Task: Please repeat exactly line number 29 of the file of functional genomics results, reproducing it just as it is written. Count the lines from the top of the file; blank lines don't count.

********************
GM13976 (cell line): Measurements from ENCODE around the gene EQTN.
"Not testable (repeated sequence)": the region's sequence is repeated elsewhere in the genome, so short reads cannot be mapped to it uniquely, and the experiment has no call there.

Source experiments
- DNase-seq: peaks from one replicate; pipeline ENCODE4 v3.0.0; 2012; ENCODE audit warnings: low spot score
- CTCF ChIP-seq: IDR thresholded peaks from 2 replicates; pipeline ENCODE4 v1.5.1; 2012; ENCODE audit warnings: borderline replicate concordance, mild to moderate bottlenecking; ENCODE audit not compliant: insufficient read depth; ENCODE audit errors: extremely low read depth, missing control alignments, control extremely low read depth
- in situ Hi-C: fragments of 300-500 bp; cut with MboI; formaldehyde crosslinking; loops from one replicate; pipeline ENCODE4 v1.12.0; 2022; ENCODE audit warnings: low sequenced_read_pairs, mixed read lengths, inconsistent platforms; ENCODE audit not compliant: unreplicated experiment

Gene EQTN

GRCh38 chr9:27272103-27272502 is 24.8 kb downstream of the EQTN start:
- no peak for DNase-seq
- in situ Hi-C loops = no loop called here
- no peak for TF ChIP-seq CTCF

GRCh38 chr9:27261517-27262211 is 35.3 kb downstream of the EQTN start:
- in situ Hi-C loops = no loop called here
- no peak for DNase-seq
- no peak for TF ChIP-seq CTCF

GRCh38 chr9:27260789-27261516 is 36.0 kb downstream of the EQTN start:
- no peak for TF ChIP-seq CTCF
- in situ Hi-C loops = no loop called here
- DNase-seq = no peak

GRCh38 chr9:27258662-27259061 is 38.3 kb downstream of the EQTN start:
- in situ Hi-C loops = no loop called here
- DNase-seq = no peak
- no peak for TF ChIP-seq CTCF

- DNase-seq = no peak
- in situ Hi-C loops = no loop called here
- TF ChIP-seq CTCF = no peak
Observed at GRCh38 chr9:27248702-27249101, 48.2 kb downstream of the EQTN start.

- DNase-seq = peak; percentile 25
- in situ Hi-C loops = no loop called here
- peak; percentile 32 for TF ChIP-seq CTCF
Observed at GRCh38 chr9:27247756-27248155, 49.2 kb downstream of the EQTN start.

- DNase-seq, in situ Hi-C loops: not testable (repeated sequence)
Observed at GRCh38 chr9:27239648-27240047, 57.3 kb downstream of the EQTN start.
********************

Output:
- in situ Hi-C loops = no loop called here